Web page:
Today in our series of portraits on the women of CASA Calamity Jane the one who names our color Lie de Vin.
Calamity Jane, born Martha Jane Cannary in the middle of the 19th century, is one of the women who marked our imagination of the 'Wild West', otherwise mainly populated by men who draw faster than their shadows. Although she, unlike Lucky Luke, really existed, it is difficult – if not impossible – to separate the woman from the legend.
Indeed, the rare historical bibliographies do not even manage to attribute a date of birth to him, due to lack of documentation. If she achieved fame through her participation in the 'Indian Wars' in which she acted as a scout for the American army, she maintained her 'legend' status during her lifetime by putting on and performing in a show about her life. She will write a highly romantic autobiography which will be distributed during the performances of the 'Wild West Show', blurring the lines between reality and improved reality during her lifetime, which will make her a legend during her lifetime, a status which will not. will not prevent her from dying alone, poor and alcoholic in 1903.
The eldest of five children who were often left to their own devices, she learned very early to ride a horse and fend for herself. The death of her mother during a trip to Oregon followed by the disappearance of her father in Salt Lake City three years later, in 1868, pushed her towards a life of adventure. She will participate in the campaign against the 'Indians' in Arizona as a scout for General Custer, embarking clandestinely on expeditions and being refused twice in the army because of her status as a woman.
Very quickly, she redoubles her recklessness, her shots become more precise and she begins to wear men's clothes. Her nickname was given to her during this period of her life, when she saved an injured captain during an ambush. Calamity Jane can't sit still and takes part in all sorts of endeavors: courier, geological expedition, scouting, prospecting, oxen hauling, laundry worker, cook and even nurse, all while crossing the United States and getting copiously drunk. She is the darling of journalists and frequently makes the headlines, reporting real or imagined adventures and drinking bouts.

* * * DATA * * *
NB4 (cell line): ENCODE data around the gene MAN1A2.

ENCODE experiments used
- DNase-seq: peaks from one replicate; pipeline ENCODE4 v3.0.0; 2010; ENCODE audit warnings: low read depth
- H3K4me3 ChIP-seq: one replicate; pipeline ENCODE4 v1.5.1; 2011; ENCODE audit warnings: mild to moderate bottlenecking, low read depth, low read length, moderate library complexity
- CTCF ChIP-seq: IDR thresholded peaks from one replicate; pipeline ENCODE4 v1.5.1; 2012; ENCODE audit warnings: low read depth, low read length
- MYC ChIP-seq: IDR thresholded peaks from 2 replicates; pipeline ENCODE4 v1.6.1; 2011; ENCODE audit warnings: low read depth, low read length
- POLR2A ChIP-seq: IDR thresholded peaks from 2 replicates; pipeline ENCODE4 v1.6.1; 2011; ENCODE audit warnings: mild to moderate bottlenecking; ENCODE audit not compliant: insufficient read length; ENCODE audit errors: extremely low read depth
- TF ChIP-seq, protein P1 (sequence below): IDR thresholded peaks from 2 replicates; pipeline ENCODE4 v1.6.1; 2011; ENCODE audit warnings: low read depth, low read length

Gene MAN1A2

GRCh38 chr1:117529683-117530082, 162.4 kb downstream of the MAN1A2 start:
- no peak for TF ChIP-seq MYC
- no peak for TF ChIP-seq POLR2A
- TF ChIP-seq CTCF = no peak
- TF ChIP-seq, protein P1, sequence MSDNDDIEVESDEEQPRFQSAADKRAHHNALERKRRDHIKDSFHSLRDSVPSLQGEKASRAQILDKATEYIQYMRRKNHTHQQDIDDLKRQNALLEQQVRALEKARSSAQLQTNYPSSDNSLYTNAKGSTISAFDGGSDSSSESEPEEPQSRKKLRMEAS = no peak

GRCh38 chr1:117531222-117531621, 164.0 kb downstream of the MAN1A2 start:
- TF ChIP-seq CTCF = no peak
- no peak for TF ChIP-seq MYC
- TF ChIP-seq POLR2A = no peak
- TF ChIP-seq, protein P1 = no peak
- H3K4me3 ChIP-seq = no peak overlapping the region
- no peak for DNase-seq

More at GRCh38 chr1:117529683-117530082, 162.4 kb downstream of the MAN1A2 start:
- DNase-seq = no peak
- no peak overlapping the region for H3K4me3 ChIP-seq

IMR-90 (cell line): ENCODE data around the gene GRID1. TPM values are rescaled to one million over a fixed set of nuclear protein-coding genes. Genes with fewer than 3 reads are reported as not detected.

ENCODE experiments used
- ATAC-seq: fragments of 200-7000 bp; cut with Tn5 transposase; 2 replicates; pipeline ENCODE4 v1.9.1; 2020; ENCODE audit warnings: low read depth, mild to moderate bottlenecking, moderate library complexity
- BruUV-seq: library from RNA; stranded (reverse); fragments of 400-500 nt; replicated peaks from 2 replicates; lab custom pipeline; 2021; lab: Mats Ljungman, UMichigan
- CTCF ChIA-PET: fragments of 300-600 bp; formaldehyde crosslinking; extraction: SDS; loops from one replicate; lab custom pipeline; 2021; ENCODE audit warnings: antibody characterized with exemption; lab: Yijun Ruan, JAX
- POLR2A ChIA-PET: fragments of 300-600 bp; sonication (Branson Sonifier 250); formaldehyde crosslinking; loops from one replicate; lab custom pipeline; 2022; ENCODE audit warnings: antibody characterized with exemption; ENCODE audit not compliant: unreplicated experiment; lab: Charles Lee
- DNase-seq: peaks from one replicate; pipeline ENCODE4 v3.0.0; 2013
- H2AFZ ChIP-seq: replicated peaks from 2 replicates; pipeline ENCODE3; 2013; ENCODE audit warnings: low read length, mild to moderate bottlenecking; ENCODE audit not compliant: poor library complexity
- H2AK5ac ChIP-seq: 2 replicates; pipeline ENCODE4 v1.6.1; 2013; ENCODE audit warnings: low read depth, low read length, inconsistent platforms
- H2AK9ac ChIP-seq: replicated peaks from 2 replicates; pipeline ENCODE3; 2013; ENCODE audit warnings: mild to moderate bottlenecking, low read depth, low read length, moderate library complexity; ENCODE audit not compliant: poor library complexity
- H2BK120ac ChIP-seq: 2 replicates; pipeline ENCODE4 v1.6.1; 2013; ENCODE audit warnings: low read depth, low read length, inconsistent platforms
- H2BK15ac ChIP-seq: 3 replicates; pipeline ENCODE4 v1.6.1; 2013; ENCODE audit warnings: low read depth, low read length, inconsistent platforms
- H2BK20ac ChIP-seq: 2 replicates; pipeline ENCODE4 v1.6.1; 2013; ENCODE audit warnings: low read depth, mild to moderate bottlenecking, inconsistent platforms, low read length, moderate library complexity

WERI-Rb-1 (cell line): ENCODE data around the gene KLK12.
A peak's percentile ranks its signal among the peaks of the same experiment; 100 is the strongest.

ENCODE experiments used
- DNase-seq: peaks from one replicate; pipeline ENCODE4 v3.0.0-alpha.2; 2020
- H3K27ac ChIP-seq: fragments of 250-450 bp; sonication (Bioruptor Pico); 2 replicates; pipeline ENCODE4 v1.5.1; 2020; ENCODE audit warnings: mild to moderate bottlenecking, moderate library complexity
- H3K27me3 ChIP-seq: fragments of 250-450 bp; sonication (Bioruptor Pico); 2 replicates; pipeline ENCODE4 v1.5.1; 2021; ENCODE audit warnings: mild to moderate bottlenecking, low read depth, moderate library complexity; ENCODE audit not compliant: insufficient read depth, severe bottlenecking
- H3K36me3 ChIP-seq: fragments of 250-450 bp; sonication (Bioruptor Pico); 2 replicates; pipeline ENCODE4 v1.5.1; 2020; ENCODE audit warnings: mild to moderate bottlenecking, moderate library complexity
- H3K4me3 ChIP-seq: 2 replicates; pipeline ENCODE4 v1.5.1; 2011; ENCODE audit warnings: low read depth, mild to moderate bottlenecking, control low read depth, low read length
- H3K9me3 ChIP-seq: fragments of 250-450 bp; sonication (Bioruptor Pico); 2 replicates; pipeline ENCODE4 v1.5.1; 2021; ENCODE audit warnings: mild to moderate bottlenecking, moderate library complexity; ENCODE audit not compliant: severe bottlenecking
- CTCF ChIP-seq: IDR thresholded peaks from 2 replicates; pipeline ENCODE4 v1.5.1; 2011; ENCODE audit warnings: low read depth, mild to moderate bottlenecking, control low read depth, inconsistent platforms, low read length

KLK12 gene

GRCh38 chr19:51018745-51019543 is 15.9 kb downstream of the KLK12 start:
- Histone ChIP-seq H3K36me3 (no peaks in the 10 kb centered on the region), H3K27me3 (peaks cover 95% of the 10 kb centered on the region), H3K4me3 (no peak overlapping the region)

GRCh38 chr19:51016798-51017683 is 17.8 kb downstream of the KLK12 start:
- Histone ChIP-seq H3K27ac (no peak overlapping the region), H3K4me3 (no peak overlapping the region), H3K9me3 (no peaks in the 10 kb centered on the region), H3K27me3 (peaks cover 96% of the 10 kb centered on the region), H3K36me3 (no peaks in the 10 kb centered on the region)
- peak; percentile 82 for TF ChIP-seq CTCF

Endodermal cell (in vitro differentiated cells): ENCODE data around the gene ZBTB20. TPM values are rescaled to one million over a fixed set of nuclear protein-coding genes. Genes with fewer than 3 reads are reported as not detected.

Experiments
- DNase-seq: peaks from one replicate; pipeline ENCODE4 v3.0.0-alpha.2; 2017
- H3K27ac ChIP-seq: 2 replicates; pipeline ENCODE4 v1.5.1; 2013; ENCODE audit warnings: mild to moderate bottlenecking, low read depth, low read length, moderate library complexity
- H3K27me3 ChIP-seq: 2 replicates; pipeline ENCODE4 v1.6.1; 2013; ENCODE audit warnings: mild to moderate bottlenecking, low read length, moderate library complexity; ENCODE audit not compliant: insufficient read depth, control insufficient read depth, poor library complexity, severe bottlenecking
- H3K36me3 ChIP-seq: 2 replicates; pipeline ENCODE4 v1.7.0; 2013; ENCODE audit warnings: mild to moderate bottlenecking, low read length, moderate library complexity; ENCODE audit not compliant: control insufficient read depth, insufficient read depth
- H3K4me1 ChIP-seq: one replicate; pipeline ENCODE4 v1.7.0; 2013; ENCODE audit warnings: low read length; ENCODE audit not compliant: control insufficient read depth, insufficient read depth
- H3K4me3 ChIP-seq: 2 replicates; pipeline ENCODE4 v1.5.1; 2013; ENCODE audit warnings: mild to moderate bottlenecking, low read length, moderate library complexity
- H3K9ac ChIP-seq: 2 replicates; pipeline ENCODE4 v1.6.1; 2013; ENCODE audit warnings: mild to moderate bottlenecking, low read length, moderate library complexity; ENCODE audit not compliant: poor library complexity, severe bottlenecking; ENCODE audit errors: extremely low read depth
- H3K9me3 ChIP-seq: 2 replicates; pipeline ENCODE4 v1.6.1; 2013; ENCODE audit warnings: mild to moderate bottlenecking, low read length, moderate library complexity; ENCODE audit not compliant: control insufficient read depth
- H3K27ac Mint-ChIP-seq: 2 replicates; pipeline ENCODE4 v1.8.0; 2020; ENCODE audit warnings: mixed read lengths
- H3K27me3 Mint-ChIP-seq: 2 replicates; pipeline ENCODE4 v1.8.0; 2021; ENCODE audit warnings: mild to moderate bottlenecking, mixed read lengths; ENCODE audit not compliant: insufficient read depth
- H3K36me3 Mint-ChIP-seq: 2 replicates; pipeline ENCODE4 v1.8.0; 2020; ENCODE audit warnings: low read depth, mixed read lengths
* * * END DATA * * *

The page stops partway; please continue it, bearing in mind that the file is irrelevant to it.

After a short marriage to a brute whose son, Little Calamity, died as an infant, she remarried Clinton Burke in 1885. She gave birth to their daughter, Jessie, two years later. After attempting to open a hotel in Colorado and being left by Burke, Calamity returns to Deadwood, where she had been a courier 18 years earlier. Her friends convinced her to write down her adventures and put on a show to tell them, which she did until she was placed in a poor house in 1901, where she remained, alcoholic and depressed, until her death. pneumonia two years later.
She will be entitled to a prestigious funeral in Deadwood where she is buried next to her great friend Wild Bill Hicock, whom the publication of the false letters to her daughter Jessie presents as her real father and Calamity Jane's lover.
However, she remains a heroine to this day and lives in our memories as one of the women of her time who broke the mold of femininity through a taste for adventure, regardless of the amount of rumors and exaggeration in her story.